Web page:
Developing Sb and Sb Based Chalcogenides Anode Material for Lithium Ion Batteries


Student thesis: Doctoral Thesis

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Award date19 Aug 2019


In the present thesis, several Sb based materials are investigated as anode material for lithium ion batteries. Sb is one of the most promising next-generation anode material to replace commercial graphite because of its high capacity and moderate operation voltage. The specific capacity of Sb is 660 mAh g-1, which is about 2 times higher than graphite, while the lithiation potential is 0.85 V, which avoid the dendrite formation and enhance the safety issue during fast charging.

I start our study with commercial bulk Sb to evaluate the electrochemical behaviour of this material. I find that the drastic capacity fading is ascribed to the mechanical failure induced by large volume expansion and lithium trapping inside the host Sb material. Cycle performance is significantly enhanced by the reduction of the particle size, but capacity still decreases along cycles. To solve the problem, I design a surface polyimide (PI) coating on Sb particles combined with Carboxymethyl cellulose (CMC) binder system. Surface PI coating effectively prevent the particle from cracking, while the CMC binder further enhance the connection between particles via an ion dipole interaction between CMC and PI. With this PI-CMC system, Sb electrode with 9.4% PI coating exhibits a high reversible capacity of 580 mAh g-1 at 1 A g-1 after 100 cycles. The rate performance of the electrode can be further improved by adding 5% acetylene black (AB) during the PI coating process. Even at a current rate of 20 C (13.2 A g-1), a highly reversible capacity of 380 mAh g-1 can be obtained. The superior high-rate capability and excellent stability of our Sb electrode are also verified by full cell tests with LiFePO4 cathode.

PI-CMC system improves the cycle performance significantly, but PI coating requires a high temperature of 350 ℃ for polymerization, which increases the cost significantly. In addition, PI can accommodate the Li+ with low reversibility, which decreases the 1st cycle coulombic efficiency. I then attempt to find substitute to replace the PI, which could provide enough strength without high temperature heating process. Inspired by slime toy, polyacrylic acid (PAA) with borax cross-linking polymer system (PAA-Borax) is investigated as binder for Sb anode material. I systematically vary the amount of crosslinker borax to understand the correlation between the electrochemical performance and mechanical strength via several characterization techniques including indentation, in-situ dilatometer and X-ray photoelectron spectroscopy (XPS). Indentation is performed to understand the mechanical property of the binders. XPS is performed to understand the chemical crosslinking between PAA and Borax. The electrode using PAA with 5% borax (PAA-5 Borax) as binder deliver a comparable performance compared with PI-CMC system.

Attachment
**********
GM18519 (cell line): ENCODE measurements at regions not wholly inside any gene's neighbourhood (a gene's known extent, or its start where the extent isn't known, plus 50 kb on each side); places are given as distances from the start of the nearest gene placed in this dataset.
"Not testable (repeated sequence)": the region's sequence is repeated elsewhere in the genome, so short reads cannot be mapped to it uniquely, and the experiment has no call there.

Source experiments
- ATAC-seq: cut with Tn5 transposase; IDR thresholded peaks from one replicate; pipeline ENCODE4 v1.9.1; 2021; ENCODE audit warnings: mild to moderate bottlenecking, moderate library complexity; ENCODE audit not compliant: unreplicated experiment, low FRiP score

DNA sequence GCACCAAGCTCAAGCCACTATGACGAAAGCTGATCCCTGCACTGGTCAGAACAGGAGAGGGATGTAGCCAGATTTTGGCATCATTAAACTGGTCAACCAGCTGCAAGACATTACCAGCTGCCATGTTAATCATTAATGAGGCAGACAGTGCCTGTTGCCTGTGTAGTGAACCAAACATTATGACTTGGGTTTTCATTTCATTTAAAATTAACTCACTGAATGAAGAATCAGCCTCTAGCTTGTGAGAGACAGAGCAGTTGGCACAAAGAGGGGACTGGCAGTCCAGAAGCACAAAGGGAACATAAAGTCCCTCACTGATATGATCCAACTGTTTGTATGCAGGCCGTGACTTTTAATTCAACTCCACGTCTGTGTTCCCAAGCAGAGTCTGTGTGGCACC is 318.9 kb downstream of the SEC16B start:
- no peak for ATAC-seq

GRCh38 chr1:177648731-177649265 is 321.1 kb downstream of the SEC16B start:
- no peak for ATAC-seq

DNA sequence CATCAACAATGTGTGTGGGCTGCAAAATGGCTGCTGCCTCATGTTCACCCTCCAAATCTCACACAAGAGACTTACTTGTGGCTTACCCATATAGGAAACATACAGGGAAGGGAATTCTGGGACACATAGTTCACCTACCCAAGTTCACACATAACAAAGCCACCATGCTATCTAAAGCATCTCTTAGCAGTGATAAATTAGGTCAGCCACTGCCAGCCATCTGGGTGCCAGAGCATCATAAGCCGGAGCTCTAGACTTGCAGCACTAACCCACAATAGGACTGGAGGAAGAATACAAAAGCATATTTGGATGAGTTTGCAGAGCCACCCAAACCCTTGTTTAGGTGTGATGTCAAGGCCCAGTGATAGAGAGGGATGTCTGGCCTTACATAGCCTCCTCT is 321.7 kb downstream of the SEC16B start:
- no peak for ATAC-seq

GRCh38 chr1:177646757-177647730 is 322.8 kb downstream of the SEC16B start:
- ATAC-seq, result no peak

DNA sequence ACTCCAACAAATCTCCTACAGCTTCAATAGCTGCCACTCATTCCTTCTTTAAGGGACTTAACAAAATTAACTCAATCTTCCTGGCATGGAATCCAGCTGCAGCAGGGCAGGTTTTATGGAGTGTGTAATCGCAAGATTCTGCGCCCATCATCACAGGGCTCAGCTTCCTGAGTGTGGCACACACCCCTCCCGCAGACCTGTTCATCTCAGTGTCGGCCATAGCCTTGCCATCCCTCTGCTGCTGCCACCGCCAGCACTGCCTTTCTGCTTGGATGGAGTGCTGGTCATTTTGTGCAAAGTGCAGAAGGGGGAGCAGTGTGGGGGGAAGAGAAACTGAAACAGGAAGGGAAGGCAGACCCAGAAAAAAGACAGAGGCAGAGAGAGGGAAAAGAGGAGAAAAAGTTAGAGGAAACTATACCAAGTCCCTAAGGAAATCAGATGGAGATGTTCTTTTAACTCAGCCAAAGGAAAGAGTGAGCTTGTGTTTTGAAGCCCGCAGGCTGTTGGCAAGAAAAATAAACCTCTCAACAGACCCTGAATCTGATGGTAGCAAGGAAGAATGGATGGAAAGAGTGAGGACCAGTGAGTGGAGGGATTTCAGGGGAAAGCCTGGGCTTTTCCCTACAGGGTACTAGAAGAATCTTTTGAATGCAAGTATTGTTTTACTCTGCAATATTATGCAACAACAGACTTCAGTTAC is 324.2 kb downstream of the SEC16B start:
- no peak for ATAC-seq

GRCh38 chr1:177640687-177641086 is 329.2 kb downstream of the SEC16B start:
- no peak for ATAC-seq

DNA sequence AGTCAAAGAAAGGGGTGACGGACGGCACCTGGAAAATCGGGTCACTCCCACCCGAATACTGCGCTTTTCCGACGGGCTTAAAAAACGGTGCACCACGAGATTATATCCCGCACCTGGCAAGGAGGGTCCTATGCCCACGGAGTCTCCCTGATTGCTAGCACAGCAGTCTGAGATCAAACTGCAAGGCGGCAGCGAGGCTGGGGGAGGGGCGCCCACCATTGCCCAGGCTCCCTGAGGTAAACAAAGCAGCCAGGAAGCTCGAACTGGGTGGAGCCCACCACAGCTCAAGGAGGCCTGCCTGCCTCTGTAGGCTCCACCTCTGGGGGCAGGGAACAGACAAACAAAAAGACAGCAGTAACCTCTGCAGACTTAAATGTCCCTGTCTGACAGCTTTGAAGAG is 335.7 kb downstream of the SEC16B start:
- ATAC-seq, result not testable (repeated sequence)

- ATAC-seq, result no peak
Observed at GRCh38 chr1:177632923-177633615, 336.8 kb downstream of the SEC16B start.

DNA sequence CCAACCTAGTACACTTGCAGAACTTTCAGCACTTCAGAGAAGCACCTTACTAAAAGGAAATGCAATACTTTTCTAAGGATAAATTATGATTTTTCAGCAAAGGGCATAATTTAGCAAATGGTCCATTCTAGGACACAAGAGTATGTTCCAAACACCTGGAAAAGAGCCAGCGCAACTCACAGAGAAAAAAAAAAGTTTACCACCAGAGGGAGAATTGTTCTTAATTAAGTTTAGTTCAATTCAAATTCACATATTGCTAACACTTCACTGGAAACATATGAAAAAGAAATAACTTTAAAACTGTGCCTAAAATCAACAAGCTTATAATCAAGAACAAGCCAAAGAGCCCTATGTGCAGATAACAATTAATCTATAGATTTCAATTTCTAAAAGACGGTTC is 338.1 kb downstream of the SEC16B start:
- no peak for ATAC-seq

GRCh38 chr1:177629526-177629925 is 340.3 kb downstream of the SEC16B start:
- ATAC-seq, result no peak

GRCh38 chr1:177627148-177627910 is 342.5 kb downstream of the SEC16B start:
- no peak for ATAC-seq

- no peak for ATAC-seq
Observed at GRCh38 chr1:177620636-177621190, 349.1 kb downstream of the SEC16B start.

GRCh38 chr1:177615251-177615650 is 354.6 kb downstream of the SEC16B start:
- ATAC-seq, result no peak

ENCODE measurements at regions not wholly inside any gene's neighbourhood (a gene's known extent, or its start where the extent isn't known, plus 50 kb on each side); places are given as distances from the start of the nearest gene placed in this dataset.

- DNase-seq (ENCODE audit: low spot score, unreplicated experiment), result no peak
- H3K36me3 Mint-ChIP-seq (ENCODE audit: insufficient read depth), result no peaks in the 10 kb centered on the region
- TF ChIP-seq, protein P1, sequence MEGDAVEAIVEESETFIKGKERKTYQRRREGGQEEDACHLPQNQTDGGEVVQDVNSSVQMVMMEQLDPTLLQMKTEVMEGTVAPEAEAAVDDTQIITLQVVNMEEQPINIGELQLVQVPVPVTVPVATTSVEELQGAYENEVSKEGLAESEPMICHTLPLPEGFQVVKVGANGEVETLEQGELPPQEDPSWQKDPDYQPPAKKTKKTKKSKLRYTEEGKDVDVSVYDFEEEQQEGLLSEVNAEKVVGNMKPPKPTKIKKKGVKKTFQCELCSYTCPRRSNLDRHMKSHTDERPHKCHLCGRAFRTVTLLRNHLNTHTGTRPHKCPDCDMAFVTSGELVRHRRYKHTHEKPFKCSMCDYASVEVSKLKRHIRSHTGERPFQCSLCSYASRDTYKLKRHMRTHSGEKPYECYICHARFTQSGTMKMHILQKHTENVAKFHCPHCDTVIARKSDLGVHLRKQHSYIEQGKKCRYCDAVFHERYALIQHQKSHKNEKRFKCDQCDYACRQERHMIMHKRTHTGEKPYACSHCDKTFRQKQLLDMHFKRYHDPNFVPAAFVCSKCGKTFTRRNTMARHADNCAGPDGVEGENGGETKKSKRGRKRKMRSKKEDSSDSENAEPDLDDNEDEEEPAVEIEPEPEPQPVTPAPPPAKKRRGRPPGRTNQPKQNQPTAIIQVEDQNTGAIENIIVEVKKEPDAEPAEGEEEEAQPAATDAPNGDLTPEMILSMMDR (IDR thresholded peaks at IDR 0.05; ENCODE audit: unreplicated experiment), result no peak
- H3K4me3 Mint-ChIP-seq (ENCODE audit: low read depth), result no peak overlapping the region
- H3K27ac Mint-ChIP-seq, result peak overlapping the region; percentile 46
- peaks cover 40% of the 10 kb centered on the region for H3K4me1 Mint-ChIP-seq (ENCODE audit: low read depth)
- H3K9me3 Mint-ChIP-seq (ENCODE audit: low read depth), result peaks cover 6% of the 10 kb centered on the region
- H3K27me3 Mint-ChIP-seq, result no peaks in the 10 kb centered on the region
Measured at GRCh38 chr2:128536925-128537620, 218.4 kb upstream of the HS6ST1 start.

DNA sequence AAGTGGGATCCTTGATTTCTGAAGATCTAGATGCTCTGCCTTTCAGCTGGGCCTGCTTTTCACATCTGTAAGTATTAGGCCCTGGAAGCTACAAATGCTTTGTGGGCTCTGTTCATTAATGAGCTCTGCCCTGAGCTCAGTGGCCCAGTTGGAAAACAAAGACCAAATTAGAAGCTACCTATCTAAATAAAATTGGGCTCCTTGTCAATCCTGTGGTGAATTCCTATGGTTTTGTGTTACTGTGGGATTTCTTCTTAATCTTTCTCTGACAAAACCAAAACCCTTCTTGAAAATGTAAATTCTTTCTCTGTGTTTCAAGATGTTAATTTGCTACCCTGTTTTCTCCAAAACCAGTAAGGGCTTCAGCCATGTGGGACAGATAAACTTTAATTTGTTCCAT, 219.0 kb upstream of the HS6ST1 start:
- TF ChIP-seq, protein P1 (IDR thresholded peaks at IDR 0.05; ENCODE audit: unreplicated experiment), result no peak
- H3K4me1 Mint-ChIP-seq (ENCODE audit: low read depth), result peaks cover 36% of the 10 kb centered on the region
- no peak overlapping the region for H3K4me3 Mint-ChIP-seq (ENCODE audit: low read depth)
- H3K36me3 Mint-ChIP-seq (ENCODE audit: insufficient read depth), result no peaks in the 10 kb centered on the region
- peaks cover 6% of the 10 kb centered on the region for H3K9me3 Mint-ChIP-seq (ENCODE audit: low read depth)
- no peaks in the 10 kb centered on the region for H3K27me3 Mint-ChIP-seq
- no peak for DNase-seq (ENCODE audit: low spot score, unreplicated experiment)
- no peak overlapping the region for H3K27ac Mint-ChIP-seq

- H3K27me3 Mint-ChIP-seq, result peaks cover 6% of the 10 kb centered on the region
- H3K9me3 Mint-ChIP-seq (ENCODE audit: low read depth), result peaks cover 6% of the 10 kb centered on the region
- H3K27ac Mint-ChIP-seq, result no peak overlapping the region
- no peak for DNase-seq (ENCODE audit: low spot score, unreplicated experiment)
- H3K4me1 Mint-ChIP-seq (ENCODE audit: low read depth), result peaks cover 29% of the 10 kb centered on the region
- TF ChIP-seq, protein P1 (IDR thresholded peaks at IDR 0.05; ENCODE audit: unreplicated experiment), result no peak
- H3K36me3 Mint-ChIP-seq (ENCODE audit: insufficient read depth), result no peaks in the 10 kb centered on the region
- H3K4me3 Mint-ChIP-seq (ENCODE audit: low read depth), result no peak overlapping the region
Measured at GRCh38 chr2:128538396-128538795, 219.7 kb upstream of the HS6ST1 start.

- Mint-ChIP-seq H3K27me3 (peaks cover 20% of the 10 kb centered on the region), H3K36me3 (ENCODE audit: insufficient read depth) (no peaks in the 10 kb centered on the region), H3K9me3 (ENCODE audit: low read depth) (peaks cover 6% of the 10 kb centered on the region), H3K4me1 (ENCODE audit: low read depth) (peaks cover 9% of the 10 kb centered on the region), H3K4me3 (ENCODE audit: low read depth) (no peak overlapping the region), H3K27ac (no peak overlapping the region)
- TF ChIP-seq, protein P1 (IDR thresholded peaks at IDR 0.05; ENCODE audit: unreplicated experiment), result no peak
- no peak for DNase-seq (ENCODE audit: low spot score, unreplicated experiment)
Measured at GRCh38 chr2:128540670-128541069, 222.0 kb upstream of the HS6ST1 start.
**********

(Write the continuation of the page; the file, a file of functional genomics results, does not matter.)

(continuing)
To further explore Sb based material, we study the Sb with active S or Se matrix, because these materials usually provide higher specific capacity via both conversion and alloying reaction with lower theoretical volume expansion compared with Sb metal. In addition, these chalcogenide materials exhibit better performance than Sb, but the mechanism of the improvement is not clear. I therefore like to understand the role of S and Se in the charge-discharge mechanism of the materials so that we can select a suitable phase to stabilize the Sb material. With the help of several characterization techniques including Raman, XRD and dilatometry, we find that the poor stability of Sb electrode originates from the irreversible phase transformation between crystalline Sb and Li3Sb. Addition of S or Se into the matrix can inhibit such phase transformation, thus improving capacity retention. The stabilization effect is stronger for Se matrix than S matrix, because it enables the re-formation of Sb-Se bonds upon delithiation and prevents phase segregation. In addition, Se matrix reduces volume change of the electrode during charge and discharge, preventing electrode cracking and resulting in good mechanical reversibility.

To further develop promising Sb2Se3 material, I constructed a uniformly distributed carbon/Sb2Se3 cluster via ball-mill technique. All the Sb2Se3 particles are closely encapsulated with carbon. The addition of carbon can effectively enhance the interaction between Sb and Se and buffer the volume expansion, thus preventing the phase segregation and cracking even after extended cycles. With an addition of 20% acetylene black, the Sb2Se3 material exhibits an excellent cycle performance with a charge capacity of 545 mAh g-1 at 250 mA g-1 after 1000 cycles, corresponding to a high capacity retention of 98.9%. A full cell with LiFePO4/Sb2Se3-C delivers a stable capacity of 340 mAh g-1 after 300 cycles, verifying the effectiveness of the enhancement.